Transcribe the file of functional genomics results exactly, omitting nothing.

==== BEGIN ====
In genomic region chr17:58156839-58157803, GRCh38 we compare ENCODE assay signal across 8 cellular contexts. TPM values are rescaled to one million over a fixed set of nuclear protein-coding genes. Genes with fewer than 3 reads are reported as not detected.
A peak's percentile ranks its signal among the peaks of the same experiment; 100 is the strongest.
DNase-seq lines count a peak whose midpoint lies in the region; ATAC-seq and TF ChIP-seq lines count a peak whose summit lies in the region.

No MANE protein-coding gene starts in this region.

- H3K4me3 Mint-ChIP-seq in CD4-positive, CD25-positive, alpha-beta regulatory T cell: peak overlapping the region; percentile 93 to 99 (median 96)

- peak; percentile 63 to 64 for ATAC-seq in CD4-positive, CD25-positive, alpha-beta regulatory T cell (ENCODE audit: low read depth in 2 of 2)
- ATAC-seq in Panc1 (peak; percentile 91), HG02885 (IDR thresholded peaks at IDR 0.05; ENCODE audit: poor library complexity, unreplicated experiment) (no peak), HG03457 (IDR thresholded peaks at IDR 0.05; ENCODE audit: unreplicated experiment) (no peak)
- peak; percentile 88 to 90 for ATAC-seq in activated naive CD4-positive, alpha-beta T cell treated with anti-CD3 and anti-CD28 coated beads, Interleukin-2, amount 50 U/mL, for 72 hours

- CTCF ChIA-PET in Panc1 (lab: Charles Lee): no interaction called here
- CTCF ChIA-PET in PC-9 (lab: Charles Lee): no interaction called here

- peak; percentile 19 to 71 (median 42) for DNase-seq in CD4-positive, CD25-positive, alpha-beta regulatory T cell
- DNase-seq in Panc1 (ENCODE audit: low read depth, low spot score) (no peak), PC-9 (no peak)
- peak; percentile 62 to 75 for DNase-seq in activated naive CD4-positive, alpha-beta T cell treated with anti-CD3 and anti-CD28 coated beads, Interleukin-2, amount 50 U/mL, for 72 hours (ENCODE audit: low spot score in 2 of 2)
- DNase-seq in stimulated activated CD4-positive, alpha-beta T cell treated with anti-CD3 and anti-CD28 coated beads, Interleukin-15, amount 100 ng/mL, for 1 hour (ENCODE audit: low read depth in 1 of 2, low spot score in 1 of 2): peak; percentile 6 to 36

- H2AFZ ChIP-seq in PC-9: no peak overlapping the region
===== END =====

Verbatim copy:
In genomic region chr17:58156839-58157803, GRCh38 we compare ENCODE assay signal across 8 cellular contexts. TPM values are rescaled to one million over a fixed set of nuclear protein-coding genes. Genes with fewer than 3 reads are reported as not detected.
A peak's percentile ranks its signal among the peaks of the same experiment; 100 is the strongest.
DNase-seq lines count a peak whose midpoint lies in the region; ATAC-seq and TF ChIP-seq lines count a peak whose summit lies in the region.

No MANE protein-coding gene starts in this region.

- H3K4me3 Mint-ChIP-seq in CD4-positive, CD25-positive, alpha-beta regulatory T cell: peak overlapping the region; percentile 93 to 99 (median 96)

- peak; percentile 63 to 64 for ATAC-seq in CD4-positive, CD25-positive, alpha-beta regulatory T cell (ENCODE audit: low read depth in 2 of 2)
- ATAC-seq in Panc1 (peak; percentile 91), HG02885 (IDR thresholded peaks at IDR 0.05; ENCODE audit: poor library complexity, unreplicated experiment) (no peak), HG03457 (IDR thresholded peaks at IDR 0.05; ENCODE audit: unreplicated experiment) (no peak)
- peak; percentile 88 to 90 for ATAC-seq in activated naive CD4-positive, alpha-beta T cell treated with anti-CD3 and anti-CD28 coated beads, Interleukin-2, amount 50 U/mL, for 72 hours

- CTCF ChIA-PET in Panc1 (lab: Charles Lee): no interaction called here
- CTCF ChIA-PET in PC-9 (lab: Charles Lee): no interaction called here

- peak; percentile 19 to 71 (median 42) for DNase-seq in CD4-positive, CD25-positive, alpha-beta regulatory T cell
- DNase-seq in Panc1 (ENCODE audit: low read depth, low spot score) (no peak), PC-9 (no peak)
- peak; percentile 62 to 75 for DNase-seq in activated naive CD4-positive, alpha-beta T cell treated with anti-CD3 and anti-CD28 coated beads, Interleukin-2, amount 50 U/mL, for 72 hours (ENCODE audit: low spot score in 2 of 2)
- DNase-seq in stimulated activated CD4-positive, alpha-beta T cell treated with anti-CD3 and anti-CD28 coated beads, Interleukin-15, amount 100 ng/mL, for 1 hour (ENCODE audit: low read depth in 1 of 2, low spot score in 1 of 2): peak; percentile 6 to 36

- H2AFZ ChIP-seq in PC-9: no peak overlapping the region